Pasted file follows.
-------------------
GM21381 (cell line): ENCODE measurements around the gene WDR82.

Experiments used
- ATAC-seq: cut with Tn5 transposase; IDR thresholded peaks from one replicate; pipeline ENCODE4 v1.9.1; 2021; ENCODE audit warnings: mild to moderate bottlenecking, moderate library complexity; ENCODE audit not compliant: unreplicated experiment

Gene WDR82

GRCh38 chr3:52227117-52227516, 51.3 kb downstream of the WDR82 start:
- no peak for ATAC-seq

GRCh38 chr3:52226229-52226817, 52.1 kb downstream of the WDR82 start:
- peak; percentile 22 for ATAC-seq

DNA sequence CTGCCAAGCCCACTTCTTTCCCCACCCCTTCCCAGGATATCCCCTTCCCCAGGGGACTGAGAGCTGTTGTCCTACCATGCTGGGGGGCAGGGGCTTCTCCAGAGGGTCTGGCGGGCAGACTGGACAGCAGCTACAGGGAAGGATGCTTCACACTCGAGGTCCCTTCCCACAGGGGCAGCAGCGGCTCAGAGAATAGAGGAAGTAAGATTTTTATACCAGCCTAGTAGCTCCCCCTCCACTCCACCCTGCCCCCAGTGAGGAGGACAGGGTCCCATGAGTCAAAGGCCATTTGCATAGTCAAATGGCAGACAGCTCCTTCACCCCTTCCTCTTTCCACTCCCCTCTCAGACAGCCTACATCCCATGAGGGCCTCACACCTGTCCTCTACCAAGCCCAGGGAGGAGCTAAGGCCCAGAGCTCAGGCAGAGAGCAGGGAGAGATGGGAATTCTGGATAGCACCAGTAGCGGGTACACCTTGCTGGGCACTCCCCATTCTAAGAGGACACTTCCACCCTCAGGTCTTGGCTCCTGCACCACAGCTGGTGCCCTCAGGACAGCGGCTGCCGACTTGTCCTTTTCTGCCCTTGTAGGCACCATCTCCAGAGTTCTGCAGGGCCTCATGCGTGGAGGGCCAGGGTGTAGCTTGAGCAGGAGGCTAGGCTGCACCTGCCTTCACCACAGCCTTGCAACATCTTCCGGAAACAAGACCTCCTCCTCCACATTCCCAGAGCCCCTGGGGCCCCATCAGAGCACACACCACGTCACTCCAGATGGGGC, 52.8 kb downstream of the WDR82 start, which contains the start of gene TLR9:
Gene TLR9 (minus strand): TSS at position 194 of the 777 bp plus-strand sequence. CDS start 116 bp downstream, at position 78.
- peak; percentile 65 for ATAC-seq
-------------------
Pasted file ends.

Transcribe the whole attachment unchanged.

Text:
GM21381 (cell line): ENCODE measurements around the gene WDR82.

Experiments used
- ATAC-seq: cut with Tn5 transposase; IDR thresholded peaks from one replicate; pipeline ENCODE4 v1.9.1; 2021; ENCODE audit warnings: mild to moderate bottlenecking, moderate library complexity; ENCODE audit not compliant: unreplicated experiment

Gene WDR82

GRCh38 chr3:52227117-52227516, 51.3 kb downstream of the WDR82 start:
- no peak for ATAC-seq

GRCh38 chr3:52226229-52226817, 52.1 kb downstream of the WDR82 start:
- peak; percentile 22 for ATAC-seq

DNA sequence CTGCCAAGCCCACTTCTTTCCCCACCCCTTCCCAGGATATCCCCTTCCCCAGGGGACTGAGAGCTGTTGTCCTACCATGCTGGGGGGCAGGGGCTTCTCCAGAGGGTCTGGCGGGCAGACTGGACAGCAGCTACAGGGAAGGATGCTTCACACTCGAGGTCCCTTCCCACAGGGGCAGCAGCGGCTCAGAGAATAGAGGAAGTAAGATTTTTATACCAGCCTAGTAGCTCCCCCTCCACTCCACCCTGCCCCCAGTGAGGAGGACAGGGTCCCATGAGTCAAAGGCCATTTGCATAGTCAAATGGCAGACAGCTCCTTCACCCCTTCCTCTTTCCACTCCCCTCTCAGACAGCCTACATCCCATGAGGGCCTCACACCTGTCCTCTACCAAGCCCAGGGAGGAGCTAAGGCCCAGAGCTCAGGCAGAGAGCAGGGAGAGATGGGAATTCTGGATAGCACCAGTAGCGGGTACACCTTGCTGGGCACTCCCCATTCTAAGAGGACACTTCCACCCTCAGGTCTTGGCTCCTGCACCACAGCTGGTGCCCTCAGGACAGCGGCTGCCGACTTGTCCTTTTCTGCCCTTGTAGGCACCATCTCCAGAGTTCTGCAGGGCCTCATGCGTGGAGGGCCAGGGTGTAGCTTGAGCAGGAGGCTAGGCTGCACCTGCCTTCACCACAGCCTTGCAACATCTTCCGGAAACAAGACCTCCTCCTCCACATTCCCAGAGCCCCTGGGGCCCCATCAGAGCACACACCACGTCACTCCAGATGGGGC, 52.8 kb downstream of the WDR82 start, which contains the start of gene TLR9:
Gene TLR9 (minus strand): TSS at position 194 of the 777 bp plus-strand sequence. CDS start 116 bp downstream, at position 78.
- peak; percentile 65 for ATAC-seq